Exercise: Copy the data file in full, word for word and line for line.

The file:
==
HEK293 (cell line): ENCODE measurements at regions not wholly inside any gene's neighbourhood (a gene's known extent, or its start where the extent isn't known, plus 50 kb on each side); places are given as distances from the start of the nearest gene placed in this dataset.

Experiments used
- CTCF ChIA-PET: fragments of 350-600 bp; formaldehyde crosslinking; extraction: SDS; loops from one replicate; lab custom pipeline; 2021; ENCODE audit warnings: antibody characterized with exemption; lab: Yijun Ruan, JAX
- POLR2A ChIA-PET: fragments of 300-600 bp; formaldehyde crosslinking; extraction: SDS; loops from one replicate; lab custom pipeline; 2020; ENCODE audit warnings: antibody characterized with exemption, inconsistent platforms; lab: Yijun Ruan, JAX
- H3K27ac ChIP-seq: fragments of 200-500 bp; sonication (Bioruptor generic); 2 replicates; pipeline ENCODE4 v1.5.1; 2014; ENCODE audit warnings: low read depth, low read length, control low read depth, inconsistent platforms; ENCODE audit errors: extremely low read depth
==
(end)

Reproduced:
HEK293 (cell line): ENCODE measurements at regions not wholly inside any gene's neighbourhood (a gene's known extent, or its start where the extent isn't known, plus 50 kb on each side); places are given as distances from the start of the nearest gene placed in this dataset.

Experiments used
- CTCF ChIA-PET: fragments of 350-600 bp; formaldehyde crosslinking; extraction: SDS; loops from one replicate; lab custom pipeline; 2021; ENCODE audit warnings: antibody characterized with exemption; lab: Yijun Ruan, JAX
- POLR2A ChIA-PET: fragments of 300-600 bp; formaldehyde crosslinking; extraction: SDS; loops from one replicate; lab custom pipeline; 2020; ENCODE audit warnings: antibody characterized with exemption, inconsistent platforms; lab: Yijun Ruan, JAX
- H3K27ac ChIP-seq: fragments of 200-500 bp; sonication (Bioruptor generic); 2 replicates; pipeline ENCODE4 v1.5.1; 2014; ENCODE audit warnings: low read depth, low read length, control low read depth, inconsistent platforms; ENCODE audit errors: extremely low read depth